The Blue Period
The Blue Period (2007/2011) is an immersive installation featuring kinetic machines, surveillance cameras, video monitors and life-size photographic figures. The installation comments on rampant mass media saturation, State sanctioned control societies and social connectivity (Facebook, Twitter, etc…) by creating an immersive kinetic and video drenched panoptical prison, furthering Kessler’s long standing interest in surveillance, alienation and spectacle. TheBlue Period displaces the viewer, liberating them and leaving them adrift in a world of constant feedback and infinite regress.
The Blue Period is a spiritual descendant of Society as Spectacle, Guy Debord’s seminal 1967 critique of the ascendant consumer culture, and the general passivity and isolation it engenders. Riffing on Debord and his fellow Situationists. Kessler has constructed a controlled environment in which social relations are mediated through images of a fabricated, inaccessible reality. Cameras capture real and fake spectators in a maze of monitors against blue splattered walls creating a fleeting sense of community and interconnection. Processors displace this blue with wave after wave of smiling catalog faces, placing the viewer adrift in a sea of the real and the imagined: a constant feedback loop that has a paradoxically liberating effect. This feeling is fleeting as the viewer becomes trapped in the immense accumulation of images, locked in an endless cycle of passivity and voyeurism.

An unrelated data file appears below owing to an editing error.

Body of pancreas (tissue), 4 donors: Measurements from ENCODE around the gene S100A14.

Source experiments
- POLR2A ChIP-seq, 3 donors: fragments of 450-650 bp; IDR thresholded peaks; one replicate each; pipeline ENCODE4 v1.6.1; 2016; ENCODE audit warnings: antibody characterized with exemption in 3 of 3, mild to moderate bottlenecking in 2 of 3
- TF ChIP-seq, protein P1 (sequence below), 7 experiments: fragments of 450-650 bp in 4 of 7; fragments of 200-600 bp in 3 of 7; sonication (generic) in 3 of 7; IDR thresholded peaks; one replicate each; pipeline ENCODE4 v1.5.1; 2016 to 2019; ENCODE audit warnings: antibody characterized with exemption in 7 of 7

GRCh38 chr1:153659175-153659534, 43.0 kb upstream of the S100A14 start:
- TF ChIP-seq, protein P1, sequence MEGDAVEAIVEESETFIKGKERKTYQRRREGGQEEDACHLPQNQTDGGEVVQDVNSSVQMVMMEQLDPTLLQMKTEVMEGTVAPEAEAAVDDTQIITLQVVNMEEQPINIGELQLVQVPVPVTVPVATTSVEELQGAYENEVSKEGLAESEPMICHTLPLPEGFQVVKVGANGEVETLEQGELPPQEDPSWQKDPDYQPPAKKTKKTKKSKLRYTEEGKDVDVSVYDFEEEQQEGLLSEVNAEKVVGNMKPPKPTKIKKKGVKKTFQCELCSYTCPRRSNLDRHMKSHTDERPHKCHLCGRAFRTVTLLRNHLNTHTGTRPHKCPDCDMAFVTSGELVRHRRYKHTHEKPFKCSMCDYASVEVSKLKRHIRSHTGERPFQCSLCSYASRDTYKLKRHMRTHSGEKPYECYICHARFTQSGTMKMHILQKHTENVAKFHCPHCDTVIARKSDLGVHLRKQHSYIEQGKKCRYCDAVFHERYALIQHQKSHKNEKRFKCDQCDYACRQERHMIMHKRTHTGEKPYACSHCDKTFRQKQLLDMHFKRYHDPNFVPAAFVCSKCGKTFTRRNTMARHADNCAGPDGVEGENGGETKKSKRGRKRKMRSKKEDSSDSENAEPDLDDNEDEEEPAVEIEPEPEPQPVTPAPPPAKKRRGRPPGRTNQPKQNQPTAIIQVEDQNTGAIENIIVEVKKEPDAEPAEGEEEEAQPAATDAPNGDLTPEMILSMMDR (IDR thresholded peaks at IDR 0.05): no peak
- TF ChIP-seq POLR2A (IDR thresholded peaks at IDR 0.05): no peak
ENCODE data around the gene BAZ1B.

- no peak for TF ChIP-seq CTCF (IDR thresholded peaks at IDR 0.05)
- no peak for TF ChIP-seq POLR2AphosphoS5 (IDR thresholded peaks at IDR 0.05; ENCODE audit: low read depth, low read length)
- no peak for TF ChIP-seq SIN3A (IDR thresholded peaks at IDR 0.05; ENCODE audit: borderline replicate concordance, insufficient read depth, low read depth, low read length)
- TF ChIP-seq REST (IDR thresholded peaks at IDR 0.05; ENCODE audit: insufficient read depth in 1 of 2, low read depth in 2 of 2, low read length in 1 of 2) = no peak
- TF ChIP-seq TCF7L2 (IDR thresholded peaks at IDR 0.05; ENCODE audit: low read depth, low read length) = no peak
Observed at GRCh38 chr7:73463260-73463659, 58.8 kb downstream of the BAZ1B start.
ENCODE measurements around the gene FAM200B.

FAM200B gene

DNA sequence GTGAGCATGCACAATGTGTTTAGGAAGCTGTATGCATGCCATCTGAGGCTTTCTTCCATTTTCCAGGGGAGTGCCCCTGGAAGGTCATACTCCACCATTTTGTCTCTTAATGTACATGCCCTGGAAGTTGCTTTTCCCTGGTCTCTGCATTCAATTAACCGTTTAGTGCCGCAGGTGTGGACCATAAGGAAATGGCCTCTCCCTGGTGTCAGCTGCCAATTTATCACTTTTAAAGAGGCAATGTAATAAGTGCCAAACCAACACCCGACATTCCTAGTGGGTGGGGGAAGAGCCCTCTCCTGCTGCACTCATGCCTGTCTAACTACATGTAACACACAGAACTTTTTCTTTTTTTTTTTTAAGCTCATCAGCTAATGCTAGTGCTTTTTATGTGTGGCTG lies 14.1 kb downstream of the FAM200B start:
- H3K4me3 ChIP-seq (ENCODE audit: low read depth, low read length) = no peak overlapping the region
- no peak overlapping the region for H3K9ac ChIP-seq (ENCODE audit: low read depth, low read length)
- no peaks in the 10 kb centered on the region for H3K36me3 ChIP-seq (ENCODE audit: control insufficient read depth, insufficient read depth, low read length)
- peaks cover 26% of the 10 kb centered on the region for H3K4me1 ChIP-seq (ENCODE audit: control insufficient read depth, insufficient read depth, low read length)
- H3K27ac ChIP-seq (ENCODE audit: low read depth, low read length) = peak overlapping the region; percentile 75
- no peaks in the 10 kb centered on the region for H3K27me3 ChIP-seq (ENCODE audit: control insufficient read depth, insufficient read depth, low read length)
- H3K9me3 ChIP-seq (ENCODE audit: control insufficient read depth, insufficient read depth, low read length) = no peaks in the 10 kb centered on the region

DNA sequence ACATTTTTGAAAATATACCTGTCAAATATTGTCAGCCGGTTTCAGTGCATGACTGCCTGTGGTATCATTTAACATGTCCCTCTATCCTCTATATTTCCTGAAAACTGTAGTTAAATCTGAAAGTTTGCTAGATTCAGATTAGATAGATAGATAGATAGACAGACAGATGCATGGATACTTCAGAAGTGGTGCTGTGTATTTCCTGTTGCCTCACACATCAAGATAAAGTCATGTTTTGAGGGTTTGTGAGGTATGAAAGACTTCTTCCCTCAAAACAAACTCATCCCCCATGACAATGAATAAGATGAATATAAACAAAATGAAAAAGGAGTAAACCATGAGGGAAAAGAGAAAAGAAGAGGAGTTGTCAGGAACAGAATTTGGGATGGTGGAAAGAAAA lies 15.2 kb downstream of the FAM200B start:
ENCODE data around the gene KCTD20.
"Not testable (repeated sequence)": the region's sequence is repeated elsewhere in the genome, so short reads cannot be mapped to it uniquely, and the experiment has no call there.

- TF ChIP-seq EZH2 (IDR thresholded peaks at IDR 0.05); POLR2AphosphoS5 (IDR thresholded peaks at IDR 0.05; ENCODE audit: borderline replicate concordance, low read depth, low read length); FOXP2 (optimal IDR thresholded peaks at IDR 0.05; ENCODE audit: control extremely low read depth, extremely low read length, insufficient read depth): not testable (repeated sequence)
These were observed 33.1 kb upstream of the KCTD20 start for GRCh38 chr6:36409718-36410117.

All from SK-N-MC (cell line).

At the installation’s center an inverted model–a gallery within a gallery–is surveyed with a miniature camera. Large collaged portraits from Kessler’s residency at Dieu Donné hang on the walls supporting Kessler’s idea of the portrait as a metaphor for captivity. A bank of box monitors imprisons familiar actors in blue-face such as Jean-Luc Godard’s Pierrot le Fou, Mel Gibson’s Apocalypto and sequences from the Blue Man Group. Like the viewer, these characters unwittingly become part of the work, and the act of looking and being seen becomes the de facto subject.